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Pics of Kurt Russell's Badass Car from Tarantino's Grindhouse Flick, 'DEATH PROOF'!!!

Hey folks, Harry here. It's sort of impossible these nights in Austin to not stumble across Tarantino's set for GRINDHOUSE / DEATH PROOF. If it's a cool place to hang out, drink beer and eat some badass grub, he's been taking it over for sets here in town. The last week and a half - he's been shooting at THE TEXAS CHILI PARLOR - one of the finest bowls of food you'll eat in Austin is their Chili, they have many types - personally I've always preferred the Black Bean & Elgin Sausage Chili. Very yum yum, and a great place to watch a UT football game! And then he's also been shooting at GUERO'S TACO BAR - another very yum yum Mexican food joint here in town. I highly recommend their ALAMBRES, btw. It is very cool that Quentin is really making this his AUSTIN film - with the various places he loves here - as being the sets and locales for this film. The other night - outside Texas Chili Parlor - they had the water trucks hooked up to the rain machines - while they were shooting interior dialogue scenes - where I hear that there was hanging on the wall in the place - was Jack Burton's shirt from BIG TROUBLE IN LITTLE CHINA - that's an item from Robert Rodriguez's collection. Can't wait to see how it's featured in the scene. I know that in the Texas Chili Parlor doing dialogue was Jordan Ladd, but I don't know who else was shooting that night.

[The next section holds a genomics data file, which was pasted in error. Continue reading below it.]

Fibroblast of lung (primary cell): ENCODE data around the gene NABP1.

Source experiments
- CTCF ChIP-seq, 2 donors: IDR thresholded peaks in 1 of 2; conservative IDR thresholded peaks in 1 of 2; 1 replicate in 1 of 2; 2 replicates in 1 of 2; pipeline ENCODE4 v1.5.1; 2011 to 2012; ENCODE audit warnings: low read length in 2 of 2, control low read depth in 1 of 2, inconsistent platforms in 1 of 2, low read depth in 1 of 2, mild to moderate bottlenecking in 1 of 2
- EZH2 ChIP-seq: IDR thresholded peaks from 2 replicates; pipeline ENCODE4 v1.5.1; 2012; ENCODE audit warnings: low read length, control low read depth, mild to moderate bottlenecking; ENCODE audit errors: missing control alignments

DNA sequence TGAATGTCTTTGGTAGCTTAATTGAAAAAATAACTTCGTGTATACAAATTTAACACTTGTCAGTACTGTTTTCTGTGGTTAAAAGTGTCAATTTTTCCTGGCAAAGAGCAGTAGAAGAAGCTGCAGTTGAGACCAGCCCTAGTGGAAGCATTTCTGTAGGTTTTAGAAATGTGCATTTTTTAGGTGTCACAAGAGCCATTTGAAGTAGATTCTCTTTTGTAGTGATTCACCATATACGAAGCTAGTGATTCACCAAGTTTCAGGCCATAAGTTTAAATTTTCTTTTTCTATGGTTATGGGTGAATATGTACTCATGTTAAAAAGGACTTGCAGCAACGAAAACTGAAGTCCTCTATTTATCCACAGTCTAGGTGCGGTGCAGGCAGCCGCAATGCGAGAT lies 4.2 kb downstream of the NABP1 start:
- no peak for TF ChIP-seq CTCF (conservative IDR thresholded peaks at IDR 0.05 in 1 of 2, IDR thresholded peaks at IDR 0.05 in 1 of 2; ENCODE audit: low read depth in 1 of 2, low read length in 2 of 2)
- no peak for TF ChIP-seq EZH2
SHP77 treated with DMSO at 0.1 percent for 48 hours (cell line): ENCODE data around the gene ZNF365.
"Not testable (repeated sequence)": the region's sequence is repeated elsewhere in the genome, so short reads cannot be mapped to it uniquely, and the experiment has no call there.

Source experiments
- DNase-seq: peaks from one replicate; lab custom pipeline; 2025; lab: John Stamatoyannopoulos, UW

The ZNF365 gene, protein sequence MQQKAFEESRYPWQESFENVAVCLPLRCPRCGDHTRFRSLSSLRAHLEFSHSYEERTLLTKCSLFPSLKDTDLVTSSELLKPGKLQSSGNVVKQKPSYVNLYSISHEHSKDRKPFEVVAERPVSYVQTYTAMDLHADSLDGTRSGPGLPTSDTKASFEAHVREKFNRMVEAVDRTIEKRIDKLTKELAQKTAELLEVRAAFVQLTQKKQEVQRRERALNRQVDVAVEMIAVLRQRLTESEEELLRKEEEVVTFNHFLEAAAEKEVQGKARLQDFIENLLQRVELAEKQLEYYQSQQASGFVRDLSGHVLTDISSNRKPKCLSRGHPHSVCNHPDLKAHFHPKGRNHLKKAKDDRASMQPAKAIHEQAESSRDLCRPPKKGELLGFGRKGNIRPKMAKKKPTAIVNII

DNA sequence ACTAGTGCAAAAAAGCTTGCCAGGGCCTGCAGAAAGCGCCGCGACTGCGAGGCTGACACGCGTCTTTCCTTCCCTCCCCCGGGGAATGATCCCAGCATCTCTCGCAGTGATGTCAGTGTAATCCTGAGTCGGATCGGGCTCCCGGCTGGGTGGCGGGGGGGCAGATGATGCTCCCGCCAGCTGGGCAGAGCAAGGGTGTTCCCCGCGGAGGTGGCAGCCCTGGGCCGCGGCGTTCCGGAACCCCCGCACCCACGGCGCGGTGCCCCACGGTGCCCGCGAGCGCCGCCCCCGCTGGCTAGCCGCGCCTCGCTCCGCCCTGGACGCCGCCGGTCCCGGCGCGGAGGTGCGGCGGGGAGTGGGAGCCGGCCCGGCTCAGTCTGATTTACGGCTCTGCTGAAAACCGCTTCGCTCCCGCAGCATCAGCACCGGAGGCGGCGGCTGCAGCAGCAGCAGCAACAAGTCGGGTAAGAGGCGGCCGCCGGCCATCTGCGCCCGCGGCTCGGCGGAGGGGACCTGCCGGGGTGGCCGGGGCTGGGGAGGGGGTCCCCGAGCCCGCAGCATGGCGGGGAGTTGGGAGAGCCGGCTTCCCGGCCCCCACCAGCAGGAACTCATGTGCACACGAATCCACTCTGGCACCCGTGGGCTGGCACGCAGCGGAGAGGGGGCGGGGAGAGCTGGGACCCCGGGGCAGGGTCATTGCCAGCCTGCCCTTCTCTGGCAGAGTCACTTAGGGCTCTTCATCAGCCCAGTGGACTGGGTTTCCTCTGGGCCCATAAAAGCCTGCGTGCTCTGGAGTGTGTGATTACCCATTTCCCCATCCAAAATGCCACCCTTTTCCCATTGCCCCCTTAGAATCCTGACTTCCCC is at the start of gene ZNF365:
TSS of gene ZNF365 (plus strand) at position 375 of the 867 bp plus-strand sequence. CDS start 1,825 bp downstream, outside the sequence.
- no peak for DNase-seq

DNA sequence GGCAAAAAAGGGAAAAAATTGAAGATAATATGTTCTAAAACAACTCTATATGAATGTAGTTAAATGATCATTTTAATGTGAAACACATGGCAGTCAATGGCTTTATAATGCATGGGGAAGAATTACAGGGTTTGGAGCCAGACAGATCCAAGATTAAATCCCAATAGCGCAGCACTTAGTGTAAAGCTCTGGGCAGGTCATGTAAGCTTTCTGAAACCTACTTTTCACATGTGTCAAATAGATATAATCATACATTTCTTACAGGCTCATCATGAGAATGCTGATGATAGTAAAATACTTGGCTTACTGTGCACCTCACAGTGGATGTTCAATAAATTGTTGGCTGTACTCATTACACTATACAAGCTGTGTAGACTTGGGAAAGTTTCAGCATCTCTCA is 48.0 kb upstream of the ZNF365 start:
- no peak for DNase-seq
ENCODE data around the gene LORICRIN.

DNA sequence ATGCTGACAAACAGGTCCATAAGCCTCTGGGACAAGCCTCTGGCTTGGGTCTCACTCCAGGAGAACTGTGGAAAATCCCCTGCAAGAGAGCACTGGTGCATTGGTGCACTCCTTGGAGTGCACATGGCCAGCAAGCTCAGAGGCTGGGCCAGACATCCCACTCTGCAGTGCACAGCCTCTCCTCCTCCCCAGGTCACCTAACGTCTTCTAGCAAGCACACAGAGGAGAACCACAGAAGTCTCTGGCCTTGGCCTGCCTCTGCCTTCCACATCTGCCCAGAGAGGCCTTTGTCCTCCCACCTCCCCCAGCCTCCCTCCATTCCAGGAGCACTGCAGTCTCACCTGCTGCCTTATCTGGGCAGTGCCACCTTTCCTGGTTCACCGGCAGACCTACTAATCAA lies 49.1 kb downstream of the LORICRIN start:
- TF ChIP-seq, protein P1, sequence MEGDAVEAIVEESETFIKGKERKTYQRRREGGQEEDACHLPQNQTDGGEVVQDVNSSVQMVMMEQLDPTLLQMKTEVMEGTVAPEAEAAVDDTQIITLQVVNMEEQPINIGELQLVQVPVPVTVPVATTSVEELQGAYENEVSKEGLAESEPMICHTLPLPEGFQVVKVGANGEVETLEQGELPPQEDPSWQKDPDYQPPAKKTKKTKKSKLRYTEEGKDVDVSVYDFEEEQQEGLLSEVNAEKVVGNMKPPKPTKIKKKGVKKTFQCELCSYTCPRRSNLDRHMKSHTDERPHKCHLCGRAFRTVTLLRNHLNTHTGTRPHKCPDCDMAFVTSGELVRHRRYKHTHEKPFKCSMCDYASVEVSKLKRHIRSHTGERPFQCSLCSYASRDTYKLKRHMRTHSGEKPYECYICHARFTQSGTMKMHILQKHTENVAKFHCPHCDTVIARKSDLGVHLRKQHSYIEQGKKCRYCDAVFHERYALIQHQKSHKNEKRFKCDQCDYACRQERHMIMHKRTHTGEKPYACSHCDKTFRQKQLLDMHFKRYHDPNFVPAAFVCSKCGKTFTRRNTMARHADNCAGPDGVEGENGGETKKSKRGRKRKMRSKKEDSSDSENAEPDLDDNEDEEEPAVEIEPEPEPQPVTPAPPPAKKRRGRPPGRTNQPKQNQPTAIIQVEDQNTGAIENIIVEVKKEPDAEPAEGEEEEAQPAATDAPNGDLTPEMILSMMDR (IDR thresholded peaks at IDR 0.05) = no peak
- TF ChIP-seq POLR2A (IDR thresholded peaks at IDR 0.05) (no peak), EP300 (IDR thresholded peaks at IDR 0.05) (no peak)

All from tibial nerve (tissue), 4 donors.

Anyways - the point of this post was to show y'all the DEATH PROOF car that Kurt Russell's Stuntman Mike is driving. And one shot of the GUERO'S location. Thanks to P.S. for the shots:

Merrick here...adding in a photo snapped by our own Roland as he was walking down the street this weekend.

Readers Talkback
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  • Sept. 4, 2006, 5:20 a.m. CST

    First... thing in the morning

    by BrandLoyalist

    Thanks for the new background image. I may be more jealous of the chili than the sighting!

  • Sept. 4, 2006, 5:20 a.m. CST

    I'm so on the fence about this flick I can feel...

    by zikade zarathos

    the spikes in my ass. Seriously, this could be great, but who knows.

  • Sept. 4, 2006, 5:27 a.m. CST

    so far...

    by OneintenMan

    so what?

  • Sept. 4, 2006, 5:29 a.m. CST


    by Shermdawg

    There I said it. You Transformer talkbackers can now go back to the Megatron thread.

  • Sept. 4, 2006, 5:30 a.m. CST

    Looking forward to...

    by Boba Fat

    both films. The big studios have droped the ball too many times this year and meddled with good ideas. You know what you're going to get with the grindhouse flicks, not to say there won't be any surprises, but the majors need to take some geek friendly risks and stop counting the beans.

  • Sept. 4, 2006, 5:35 a.m. CST

    I am developing an allergy to you Regina

    by Lost Prophet

    you complete and utter cunt. You shit on EVERYTHING. I like tarantino films, and couldn't care less if they all contain homages to other movies. Also, if you don't recognise that Kurt Russell's Carpenter roles are iconic then you really don't have any business venturing an opinion. Having seen what you posted in the Irwin obit, it has become clear that you are nothing but a vile, poisonous, odious, attention seeking little worm.

  • Sept. 4, 2006, 5:43 a.m. CST

    Directed by the executive producer of Killshot!

    by DerLanghaarige

  • Sept. 4, 2006, 5:44 a.m. CST

    I really can't wait for this

    by mattyholmes

    Kurt Russell as horror serial killer? WOW! Love the car too.

  • Sept. 4, 2006, 5:49 a.m. CST

    Anytime I see...

    by OriginalThinker

    a completely negative rant that just shits all over whatever news is up I know it is Regina Taylor. You are one pissed off chick.

  • Sept. 4, 2006, 6:08 a.m. CST

    I want to date Regina Taylor.

    by Royce Clemens